November 2nd, 2014

carole lombard 07
  • vp19

An invitation to 'Rumba,' and 'Rumba,' and 'Rumba'...

carole lombard rumba 24a

"Rumba," Carole Lombard's dance film with George Raft that opened in early 1935, was an obvious attempt to draw water from the same spring that had made "Bolero" a hit for Paramount nearly a year earlier. However, this time the well largely ran dry, perhaps for several reasons -- the strict enforcement of the Production Code put a damper on the film's sensuality (for example, guys knew that this time, you weren't going to see Carole dancing in her scanties, as they did in "Bolero"). Moreover, Lombard was beginning to primarily be known for her comedic skills, and there was little of that in "Rumba."

Finally, by this time audiences had decided that if they were going to see dance on screen, they might as well see it with a truly first-class dancer, Fred Astaire; a partner who, unlike Lombard, had legitimate Broadway experience (Ginger Rogers); and songs from top-notch composers (the Gershwins, Cole Porter, Irving Berlin) sung by the leads (neither Lombard nor Raft counted singing as their strong suit). "Rumba" hit theaters and quickly faded from view.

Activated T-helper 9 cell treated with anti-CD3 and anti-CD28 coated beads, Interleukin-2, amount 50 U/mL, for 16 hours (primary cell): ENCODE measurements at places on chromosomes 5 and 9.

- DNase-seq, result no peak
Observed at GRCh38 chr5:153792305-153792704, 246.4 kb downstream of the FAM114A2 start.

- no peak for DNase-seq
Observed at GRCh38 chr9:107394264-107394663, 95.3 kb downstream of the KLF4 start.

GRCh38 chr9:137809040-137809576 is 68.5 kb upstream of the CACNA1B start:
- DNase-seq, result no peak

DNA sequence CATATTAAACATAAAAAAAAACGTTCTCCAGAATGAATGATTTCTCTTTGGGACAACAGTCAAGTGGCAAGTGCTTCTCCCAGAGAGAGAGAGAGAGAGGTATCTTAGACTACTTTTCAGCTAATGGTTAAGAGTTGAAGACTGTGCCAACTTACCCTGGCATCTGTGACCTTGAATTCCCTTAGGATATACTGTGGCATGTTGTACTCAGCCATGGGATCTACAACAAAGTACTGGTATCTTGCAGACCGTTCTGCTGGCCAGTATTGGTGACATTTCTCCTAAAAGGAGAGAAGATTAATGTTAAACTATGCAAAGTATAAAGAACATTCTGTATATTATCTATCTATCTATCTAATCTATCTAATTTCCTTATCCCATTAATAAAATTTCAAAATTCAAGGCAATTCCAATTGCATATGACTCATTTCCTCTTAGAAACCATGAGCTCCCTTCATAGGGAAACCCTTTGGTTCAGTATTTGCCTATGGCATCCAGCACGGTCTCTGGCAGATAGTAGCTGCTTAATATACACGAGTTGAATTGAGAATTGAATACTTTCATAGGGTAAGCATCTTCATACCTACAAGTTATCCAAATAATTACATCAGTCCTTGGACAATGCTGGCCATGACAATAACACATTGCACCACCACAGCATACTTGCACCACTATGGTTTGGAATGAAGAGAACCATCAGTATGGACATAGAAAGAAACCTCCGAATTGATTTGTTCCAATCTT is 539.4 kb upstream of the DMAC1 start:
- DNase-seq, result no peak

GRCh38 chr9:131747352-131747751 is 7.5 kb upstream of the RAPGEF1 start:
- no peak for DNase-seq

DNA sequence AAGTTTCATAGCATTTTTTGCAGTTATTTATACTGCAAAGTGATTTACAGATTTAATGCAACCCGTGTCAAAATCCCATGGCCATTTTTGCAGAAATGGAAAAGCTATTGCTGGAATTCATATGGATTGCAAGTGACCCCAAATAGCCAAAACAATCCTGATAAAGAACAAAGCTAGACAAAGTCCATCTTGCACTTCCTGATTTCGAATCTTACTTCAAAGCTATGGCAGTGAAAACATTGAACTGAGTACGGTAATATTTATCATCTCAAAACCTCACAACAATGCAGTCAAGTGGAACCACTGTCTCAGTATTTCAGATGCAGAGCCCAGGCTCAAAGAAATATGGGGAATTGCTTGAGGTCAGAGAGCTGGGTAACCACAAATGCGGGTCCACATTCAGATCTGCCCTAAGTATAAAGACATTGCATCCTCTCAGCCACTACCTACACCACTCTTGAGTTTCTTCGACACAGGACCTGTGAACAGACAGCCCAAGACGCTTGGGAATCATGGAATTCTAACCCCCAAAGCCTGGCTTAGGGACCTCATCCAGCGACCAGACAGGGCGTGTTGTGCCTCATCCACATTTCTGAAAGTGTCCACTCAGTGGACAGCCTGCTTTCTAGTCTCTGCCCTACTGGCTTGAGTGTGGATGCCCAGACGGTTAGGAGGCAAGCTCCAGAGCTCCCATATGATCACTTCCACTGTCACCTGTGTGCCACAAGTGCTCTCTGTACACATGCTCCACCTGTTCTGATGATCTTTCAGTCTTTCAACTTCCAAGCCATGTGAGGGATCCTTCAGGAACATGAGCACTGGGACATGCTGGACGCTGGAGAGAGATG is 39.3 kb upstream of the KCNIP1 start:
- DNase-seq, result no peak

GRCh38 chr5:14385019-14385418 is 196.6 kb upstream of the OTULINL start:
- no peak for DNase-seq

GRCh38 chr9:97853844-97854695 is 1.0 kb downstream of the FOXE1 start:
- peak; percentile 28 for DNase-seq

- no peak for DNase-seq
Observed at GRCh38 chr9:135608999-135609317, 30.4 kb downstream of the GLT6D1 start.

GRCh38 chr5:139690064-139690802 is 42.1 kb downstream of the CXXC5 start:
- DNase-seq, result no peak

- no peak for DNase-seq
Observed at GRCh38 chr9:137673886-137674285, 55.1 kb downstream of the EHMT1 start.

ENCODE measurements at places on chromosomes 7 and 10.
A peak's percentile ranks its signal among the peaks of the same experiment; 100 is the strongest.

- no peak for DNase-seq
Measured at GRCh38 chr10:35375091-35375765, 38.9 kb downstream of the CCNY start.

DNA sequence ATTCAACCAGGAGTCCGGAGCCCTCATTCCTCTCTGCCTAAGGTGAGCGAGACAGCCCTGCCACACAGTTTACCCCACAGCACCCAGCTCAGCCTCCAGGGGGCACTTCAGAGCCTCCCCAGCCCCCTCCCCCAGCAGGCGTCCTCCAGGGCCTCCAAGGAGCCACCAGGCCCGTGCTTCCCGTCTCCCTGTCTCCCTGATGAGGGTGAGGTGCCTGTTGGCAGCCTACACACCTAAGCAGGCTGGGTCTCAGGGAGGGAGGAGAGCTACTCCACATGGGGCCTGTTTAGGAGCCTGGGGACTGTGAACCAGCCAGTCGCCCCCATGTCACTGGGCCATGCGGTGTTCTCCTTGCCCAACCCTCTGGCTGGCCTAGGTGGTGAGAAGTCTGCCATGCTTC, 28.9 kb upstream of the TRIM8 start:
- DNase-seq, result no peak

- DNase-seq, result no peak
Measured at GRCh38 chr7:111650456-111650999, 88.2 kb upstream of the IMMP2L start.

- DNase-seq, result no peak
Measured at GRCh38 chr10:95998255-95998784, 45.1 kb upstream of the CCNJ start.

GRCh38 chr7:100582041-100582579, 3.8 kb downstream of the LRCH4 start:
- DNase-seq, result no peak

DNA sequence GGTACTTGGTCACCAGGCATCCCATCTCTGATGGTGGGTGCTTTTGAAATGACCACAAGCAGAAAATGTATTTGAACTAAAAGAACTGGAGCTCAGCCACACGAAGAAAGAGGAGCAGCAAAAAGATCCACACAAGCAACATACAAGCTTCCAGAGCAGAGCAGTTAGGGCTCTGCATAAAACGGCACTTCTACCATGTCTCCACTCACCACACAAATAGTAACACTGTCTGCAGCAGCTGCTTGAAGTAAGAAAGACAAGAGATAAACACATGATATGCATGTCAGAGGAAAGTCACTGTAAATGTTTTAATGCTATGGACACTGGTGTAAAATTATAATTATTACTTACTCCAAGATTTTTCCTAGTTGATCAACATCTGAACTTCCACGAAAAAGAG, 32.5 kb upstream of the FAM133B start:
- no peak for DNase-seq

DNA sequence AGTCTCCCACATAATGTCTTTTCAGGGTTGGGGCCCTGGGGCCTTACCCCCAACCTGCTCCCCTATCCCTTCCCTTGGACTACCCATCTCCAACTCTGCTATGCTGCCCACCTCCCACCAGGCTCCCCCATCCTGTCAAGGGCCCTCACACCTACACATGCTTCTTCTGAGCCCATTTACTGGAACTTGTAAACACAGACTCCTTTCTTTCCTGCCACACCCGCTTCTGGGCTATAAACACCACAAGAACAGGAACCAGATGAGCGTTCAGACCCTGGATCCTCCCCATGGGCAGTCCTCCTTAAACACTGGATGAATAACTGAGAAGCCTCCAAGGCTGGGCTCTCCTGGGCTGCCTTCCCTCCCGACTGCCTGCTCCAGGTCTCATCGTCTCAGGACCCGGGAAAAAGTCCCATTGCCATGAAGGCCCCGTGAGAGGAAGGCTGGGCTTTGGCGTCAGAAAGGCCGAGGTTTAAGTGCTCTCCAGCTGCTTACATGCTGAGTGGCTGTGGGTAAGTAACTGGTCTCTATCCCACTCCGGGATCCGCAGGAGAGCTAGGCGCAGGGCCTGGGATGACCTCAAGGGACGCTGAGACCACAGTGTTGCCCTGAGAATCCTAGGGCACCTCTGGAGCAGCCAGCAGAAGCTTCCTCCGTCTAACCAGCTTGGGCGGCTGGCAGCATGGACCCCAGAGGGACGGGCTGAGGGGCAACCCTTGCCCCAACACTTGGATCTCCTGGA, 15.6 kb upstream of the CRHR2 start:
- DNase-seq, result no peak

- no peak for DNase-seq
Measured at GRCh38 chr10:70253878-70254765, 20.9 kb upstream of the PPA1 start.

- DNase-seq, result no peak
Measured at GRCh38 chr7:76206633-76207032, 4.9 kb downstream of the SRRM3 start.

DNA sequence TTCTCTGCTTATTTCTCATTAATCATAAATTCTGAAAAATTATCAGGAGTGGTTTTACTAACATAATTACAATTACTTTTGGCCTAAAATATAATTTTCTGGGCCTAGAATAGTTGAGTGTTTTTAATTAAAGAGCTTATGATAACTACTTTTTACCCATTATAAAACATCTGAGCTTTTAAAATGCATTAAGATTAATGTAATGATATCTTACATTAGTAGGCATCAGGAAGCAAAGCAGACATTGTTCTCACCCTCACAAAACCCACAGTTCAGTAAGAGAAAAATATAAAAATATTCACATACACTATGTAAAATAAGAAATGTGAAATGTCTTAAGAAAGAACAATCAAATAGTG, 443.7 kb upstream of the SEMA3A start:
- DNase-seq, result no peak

Nevertheless, "Rumba" has its share of fans, and for them we have some good news. Someone at eBay is selling 11 assorted publicity photos from the film (there are 10 different images, plus a duplicate), and eight of them have some sort of description on the reverse side. The pic at the top is included, plus these portraits of Carole and George:

carole lombard rumba 25c
carole lombard rumba 26d

Here is the collection, on three separate pictures:

carole lombard rumba assorted pics 00b
carole lombard rumba assorted pics 01a
carole lombard rumba assorted pics 02b

The woman dancing at left in the last group is Margo, who later married Eddie Albert.

Bids for the group begin at $65, with the auction closing at 5 p.m. (Eastern) Sunday. To bid, or to find out move, visit

Finally, a rare Lombard Mack Sennett short, "Smith's Pony" (1927), airs at 1:33 a.m. (Eastern) on Turner Classic Movies tonight as part of its Silent Sunday Night package. I've seen it and it's pretty funny. Sorry for such short notice.
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